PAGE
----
Monitor SQL Server CDC with Customer Data Collector

I’ve posted several times over the years here @MSSQLDUDE on the benefits of SQL Server Management Data Warehouse (MDW) for baselining your SQL Server performance and sending those measurements to a central server for monitoring. MDW makes use of the SQL Server Data Collector feature and is a feature you get out of the box. Here are some of my writings on MDW here @MSSQLDUDE: http://en.search.wordpress.com/?q=mdw&site=mssqldude.wordpress.com.

There is a debate among SQL Server DBAs about the worthiness of MDW and Data Collectors because they can appear to be a “heavy burden” on your server and provide overhead that you may not wish to occur on your production server. That being said, the way things work in our world and jobs in databases is a give and take with performance, monitoring, scalability and providing functionality to our business users & customers to allow them to do their jobs. Any monitoring and baselining product incur a small performance cost to your servers. There are a number of options out there in the market and many DBAs write their own scripts to store DMV data into tables and files to provide similar functionality.

What I wanted to point you all to is something that I think proves the value of Data Collectors (and MDW) through extending the functionality with custom data collectors.

I’ve been working on a CDC project recently in a large BI/DW scenario and one thing that you notice when working on CDC instead of longer-run SQL Server features like Replication, is that there is not much support in SSMS or other built-in SQL Server tools for CDC.

But what is really nice is this custom data collector for CDC that is included on MSDN from this terrific article onMonitoring the Change Data Capture Process. Scroll down to the Data Collector portion and the code to paste into SSMS is right there for you to create and start your data collector. This is a great way to monitor your CDC log processes.

BTW, you have to make an update to the XML in code from MSDN … Look for the SELECT @parameters code and replace the entire SELECT … XML statement with this:

SELECT @paramters = CONVERT(xml, 
    N'<ns:TSQLQueryCollector xmlns:ns="DataCollectorType">
        <Query>
          <Value>SELECT * FROM UserDB.sys.dm_cdc_log_scan_sessions</Value>
          <OutputTable>cdc_log_scan_data</OutputTable>
        </Query>
      </ns:TSQLQueryCollector>');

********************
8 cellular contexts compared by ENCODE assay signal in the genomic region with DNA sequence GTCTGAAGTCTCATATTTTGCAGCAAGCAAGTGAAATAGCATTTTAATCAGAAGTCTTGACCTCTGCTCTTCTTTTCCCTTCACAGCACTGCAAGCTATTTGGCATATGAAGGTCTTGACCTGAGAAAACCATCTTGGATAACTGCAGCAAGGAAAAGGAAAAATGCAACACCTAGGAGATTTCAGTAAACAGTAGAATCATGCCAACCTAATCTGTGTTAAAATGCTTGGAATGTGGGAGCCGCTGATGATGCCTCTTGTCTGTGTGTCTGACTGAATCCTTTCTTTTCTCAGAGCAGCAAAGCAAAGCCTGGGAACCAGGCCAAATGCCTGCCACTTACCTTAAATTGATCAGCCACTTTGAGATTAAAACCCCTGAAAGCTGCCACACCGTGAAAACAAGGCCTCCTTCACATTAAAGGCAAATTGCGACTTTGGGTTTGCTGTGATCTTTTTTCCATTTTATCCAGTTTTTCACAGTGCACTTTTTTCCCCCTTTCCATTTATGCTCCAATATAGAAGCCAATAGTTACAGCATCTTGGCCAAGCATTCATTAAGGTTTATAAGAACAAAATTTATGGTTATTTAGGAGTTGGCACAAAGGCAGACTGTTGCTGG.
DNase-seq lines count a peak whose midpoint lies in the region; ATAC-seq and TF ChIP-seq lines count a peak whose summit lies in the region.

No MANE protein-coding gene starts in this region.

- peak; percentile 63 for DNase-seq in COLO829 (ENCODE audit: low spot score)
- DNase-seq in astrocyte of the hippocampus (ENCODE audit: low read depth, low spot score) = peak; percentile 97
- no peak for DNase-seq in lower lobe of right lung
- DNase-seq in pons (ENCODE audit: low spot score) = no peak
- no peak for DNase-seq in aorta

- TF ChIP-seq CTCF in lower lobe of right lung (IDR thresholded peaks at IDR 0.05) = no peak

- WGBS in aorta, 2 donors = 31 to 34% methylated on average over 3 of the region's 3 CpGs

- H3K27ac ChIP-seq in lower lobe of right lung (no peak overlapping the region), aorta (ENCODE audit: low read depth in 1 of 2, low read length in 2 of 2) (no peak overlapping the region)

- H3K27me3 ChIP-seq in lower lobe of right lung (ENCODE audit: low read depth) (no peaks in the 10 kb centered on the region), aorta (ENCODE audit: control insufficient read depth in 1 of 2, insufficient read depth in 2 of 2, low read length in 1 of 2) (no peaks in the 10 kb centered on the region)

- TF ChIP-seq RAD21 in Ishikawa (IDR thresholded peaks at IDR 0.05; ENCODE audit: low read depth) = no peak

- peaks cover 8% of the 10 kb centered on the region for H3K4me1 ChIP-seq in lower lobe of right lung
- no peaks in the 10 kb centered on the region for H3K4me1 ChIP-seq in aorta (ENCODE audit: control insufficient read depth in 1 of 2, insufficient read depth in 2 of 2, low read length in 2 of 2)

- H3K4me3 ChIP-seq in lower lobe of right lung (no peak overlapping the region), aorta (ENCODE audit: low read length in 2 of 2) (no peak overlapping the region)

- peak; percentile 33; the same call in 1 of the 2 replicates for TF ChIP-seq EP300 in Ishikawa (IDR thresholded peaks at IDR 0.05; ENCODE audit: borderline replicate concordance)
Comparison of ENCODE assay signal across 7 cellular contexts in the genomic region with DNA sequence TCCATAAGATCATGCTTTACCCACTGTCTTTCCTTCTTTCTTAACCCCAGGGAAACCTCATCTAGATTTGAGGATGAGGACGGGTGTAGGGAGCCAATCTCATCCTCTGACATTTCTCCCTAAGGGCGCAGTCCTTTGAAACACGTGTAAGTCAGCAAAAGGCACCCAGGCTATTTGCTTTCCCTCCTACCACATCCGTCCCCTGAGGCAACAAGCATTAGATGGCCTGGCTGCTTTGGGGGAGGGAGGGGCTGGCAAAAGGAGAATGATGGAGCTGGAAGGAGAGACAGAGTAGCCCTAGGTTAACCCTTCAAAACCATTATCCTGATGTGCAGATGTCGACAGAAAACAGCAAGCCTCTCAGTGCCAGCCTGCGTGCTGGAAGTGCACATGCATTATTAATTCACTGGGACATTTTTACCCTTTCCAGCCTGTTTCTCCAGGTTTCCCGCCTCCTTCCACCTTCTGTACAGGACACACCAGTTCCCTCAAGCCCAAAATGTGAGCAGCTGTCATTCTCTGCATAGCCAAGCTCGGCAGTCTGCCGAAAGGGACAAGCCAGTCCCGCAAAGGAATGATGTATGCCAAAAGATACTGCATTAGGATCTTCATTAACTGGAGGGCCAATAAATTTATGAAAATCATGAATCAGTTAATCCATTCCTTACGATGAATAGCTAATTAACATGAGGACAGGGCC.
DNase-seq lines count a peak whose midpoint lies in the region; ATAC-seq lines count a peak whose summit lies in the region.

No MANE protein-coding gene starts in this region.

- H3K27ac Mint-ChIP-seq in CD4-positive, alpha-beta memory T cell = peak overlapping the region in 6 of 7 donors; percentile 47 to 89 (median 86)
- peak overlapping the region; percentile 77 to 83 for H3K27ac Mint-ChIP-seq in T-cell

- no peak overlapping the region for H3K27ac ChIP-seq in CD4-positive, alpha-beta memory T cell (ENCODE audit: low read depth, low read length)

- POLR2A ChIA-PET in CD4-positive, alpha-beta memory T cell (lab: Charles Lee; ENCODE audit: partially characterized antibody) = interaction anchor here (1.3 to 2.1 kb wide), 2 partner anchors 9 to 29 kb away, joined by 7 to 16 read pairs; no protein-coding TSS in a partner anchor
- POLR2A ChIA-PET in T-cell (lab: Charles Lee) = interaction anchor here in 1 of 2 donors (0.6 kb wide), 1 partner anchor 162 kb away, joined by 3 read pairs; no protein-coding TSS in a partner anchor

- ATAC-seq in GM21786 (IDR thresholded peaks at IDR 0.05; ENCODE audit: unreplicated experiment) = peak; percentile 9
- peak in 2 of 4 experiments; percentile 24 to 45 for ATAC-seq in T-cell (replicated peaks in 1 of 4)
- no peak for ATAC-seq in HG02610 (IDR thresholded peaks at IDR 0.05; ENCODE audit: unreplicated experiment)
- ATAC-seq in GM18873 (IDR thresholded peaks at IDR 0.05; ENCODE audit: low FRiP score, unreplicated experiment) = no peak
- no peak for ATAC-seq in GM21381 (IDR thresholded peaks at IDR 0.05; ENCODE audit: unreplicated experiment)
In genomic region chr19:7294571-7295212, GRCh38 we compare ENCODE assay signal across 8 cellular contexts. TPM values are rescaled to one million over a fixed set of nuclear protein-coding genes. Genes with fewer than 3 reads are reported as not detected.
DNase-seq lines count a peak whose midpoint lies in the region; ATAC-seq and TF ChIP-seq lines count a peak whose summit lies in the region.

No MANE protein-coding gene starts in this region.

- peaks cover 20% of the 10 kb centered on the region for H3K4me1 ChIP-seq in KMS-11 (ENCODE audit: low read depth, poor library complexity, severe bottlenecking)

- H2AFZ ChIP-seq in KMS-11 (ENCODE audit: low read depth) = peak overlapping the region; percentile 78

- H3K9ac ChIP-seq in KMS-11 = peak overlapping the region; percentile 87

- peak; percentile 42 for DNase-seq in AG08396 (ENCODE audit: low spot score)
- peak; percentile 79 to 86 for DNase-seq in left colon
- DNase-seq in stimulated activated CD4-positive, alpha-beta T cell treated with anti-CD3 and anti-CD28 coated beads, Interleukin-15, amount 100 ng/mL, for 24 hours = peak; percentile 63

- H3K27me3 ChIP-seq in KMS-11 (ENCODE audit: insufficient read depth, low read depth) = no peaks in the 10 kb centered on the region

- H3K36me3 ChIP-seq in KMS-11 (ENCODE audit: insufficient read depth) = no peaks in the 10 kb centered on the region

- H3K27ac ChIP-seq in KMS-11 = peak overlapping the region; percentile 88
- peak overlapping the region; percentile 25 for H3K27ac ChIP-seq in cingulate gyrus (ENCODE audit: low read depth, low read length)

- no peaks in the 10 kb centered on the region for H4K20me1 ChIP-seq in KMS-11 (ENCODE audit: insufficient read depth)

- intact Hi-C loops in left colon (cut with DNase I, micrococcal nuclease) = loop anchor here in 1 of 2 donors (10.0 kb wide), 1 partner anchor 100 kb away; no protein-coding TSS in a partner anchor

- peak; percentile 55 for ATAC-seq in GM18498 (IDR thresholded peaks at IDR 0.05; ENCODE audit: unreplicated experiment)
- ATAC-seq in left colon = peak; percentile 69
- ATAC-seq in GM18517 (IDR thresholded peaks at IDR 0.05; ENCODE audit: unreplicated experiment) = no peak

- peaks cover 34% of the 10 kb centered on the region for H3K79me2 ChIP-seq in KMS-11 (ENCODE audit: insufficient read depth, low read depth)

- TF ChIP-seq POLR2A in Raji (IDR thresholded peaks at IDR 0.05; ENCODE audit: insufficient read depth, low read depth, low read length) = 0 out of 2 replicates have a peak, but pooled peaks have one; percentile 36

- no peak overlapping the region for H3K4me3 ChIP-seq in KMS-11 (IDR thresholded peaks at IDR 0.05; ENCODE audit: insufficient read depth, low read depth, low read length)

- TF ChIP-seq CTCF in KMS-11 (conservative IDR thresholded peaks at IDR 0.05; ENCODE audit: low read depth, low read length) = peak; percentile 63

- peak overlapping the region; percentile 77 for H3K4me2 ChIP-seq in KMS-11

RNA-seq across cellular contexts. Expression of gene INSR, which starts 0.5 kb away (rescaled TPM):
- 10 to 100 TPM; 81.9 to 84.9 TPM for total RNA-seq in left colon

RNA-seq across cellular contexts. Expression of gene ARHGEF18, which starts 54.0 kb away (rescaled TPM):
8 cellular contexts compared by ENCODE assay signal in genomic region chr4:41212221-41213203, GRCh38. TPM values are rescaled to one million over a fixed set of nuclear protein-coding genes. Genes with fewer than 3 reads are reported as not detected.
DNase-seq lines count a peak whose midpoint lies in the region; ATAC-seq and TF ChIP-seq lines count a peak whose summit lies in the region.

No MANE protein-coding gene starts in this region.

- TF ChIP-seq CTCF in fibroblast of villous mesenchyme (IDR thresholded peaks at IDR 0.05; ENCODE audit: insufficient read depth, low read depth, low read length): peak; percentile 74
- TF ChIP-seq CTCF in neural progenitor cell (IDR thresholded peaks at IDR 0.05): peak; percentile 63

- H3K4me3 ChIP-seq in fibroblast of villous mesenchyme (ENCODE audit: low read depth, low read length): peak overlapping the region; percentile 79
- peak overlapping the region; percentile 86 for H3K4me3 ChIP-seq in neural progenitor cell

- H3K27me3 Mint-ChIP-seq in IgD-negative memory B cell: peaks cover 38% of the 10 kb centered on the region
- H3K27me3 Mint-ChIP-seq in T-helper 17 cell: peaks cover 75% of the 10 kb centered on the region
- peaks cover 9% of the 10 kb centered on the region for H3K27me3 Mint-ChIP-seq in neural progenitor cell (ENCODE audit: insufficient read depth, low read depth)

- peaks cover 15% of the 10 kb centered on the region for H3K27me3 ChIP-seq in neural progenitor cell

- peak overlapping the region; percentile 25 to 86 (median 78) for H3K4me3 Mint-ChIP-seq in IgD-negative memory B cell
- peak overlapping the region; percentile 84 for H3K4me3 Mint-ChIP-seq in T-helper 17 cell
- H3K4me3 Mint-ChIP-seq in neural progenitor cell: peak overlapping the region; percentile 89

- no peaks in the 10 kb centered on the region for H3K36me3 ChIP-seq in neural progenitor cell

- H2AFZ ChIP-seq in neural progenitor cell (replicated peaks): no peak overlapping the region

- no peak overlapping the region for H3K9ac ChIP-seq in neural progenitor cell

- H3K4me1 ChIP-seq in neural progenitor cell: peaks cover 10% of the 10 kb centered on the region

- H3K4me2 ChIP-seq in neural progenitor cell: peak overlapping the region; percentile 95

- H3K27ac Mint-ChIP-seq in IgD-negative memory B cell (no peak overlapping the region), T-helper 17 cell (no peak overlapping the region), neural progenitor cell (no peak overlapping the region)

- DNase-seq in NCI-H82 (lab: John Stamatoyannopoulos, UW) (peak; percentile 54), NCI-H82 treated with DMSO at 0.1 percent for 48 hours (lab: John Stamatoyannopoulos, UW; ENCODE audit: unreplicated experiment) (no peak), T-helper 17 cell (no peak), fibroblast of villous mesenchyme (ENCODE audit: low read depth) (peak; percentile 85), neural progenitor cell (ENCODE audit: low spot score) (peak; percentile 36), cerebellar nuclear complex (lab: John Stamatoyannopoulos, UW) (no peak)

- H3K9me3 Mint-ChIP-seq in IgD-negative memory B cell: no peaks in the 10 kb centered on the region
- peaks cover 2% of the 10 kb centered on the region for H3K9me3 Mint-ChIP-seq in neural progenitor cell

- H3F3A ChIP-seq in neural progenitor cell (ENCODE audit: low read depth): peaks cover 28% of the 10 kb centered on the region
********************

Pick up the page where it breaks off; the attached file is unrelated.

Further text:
Enjoy! Best, Mark

SQL Server Alerts for CPU Utilization Alert

It isn’t immediately obvious when looking at SQL Server’s built-in alerting mechanism how you can set-up alerts and automation for objects outside of the SQL Server service. But SQL Server agent alerts does expose the WMI interface that you can use to query for events. I don’t personally find it to be a very user-friendly mechanism and it seems like you actually need to query for events in WMI as opposed to just straight interrogation of the Windows objects themselves. But, nonetheless, since WMI is a well-known interface into Windows, you can use WMI to capture alerts that are occuring outside of SQL Server to do things like, say, change thresholds on runaway queries by altering Resource Governor settings when a threshold is breached on CPU utilization.

Something like that would need to look at the Processor object events in WMI. The way that I have created these for SQL Server alerts is by using PowerShell first to test out the queries. With the Get-WmiObject scriplet in PowerShell, it is easy to test things out in PowerShell first.

Then you can build out a SQL Agent alert like this:

USE [msdb]
GO

EXEC msdb.dbo.sp_add_alert @name=N’WMITest’,
  @message_id=0,
  @severity=0,
  @enabled=1,
  @delay_between_responses=0,
  @include_event_description_in=1,
  @category_name=N'[Uncategorized]’,
  @wmi_namespace=N’\\.\ROOT\CIMV2′,
  @wmi_query=N’SELECT * FROM __InstanceModificationEvent WITHIN 600 WHERE TargetInstance ISA “Win32_Processor” AND TargetInstance.LoadPercentage > 10′,
  @job_id=N’00000000-0000-0000-0000-000000000000′
GO